This investment in collection is driven by pressure from the agency's “customers,” in government jargon, not only at the White House, Pentagon, FBI and CIA, but also spread across the Departments of State and Energy, Homeland Security and Commerce, and the U.S. trade representative.
By many accounts, the agency provides more than half of the intelligence nuggets delivered to the White House each morning in the President's Daily Brief — a measure of success for American spies. In every international crisis, American policymakers look to the NSA for inside information.
PRESSURE TO GET EVERYTHING
That creates intense pressure not to miss anything. When that is combined with an ample budget and near-invisibility to the public, the result is aggressive surveillance of the kind that has sometimes gotten the agency in trouble with the Foreign Intelligence Surveillance Court, a U.S. federal court that polices its programs for breaches of Americans' privacy.
In the funding boom that followed the Sept. 11, 2001, terrorist attacks, the agency expanded and decentralized far beyond its Fort Meade headquarters in Maryland, building or expanding major facilities in Georgia, Texas, Colorado, Hawaii, Alaska, Washington state and Utah.
Its officers also operate out of major overseas stations in England, Australia, South Korea and Japan, at overseas military bases, and from locked rooms housing the Special Collection Service inside U.S. missions abroad.
The agency has turned the nation's Internet and telecommunications companies into collection partners, installing filters in their facilities, serving them with court orders, building back doors into their software and acquiring keys to break their encryption.
But even that vast American-run Web is only part of the story. For decades, the NSA has shared eavesdropping duties with the other members of the so-called Five Eyes, the Sigint agencies of Britain, Canada, Australia and New Zealand. More limited cooperation occurs with many more countries, including formal arrangements called Nine Eyes and 14 Eyes and Nacsi, an alliance of the agencies of 26 NATO countries.
The extent of Sigint sharing can be surprising: “NSA may pursue a relationship with Vietnam,” one 2009 GCHQ document reported.
But a recent GCHQ training document suggests that not everything is shared, even between the United States and Britain. “Economic well-being reporting,” it says, referring to intelligence gathered to aid the British economy, “cannot be shared with any foreign partner.”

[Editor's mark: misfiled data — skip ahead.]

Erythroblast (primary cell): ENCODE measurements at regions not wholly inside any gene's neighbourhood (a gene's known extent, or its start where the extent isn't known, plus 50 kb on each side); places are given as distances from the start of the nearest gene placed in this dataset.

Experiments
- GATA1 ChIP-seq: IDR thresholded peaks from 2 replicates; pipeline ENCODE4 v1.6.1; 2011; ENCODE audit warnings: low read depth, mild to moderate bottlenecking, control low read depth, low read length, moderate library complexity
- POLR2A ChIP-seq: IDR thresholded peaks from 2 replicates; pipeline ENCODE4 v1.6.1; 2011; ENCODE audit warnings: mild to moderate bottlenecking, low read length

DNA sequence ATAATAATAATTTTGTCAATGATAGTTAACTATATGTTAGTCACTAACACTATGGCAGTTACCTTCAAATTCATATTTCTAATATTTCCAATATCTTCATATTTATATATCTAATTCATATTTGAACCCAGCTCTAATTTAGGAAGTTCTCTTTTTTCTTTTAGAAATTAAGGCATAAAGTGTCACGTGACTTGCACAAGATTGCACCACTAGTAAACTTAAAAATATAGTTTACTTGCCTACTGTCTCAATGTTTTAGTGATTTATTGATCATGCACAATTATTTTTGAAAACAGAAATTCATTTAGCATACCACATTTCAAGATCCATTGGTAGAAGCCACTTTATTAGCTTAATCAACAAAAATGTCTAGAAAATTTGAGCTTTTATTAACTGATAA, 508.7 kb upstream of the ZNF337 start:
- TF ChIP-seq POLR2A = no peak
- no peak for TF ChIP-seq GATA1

As at the school lunch table, decisions on who gets left out can cause hurt feelings: “Germans were a little grumpy at not being invited to join the 9-Eyes group,” one 2009 document says.
And in a delicate spy-versus-spy dance, sharing takes place even with governments that are themselves important NSA targets, notably Israel.
THE LIMITS OF SPYING
The techniques described in the Snowden documents can make the NSA seem omniscient, and nowhere in the world is that impression stronger than in Afghanistan. But the agency's capabilities at the tactical level have not been nearly enough to produce clear-cut strategic success there, in the United States' longest war.
A single daily report from June 2011 from the NSA's station in Kandahar, Afghanistan, the heart of Taliban country, illustrates the intensity of eavesdropping coverage, requiring 15 pages to describe a day's work.
The agency listened while insurgents from the Haqqani network mounted an attack on the Hotel Intercontinental in Kabul, overhearing the attackers talking to their bosses in Pakistan's tribal area and recording events minute by minute.
NSA officers listened as two Afghan Foreign Ministry officials prepared for a meeting between President Hamid Karzai of Afghanistan and Iranian officials, assuring them that relations with the United States “would in no way threaten the interests of Iran,” which they decided Karzai should describe as a “brotherly country.” The NSA eavesdropped as the top U.N. official in Afghanistan, Staffan de Mistura, consulted his European Union counterpart, Vygaudas Usackas, on how to respond to an Afghan court's decision to overturn the election of 62 members of Parliament.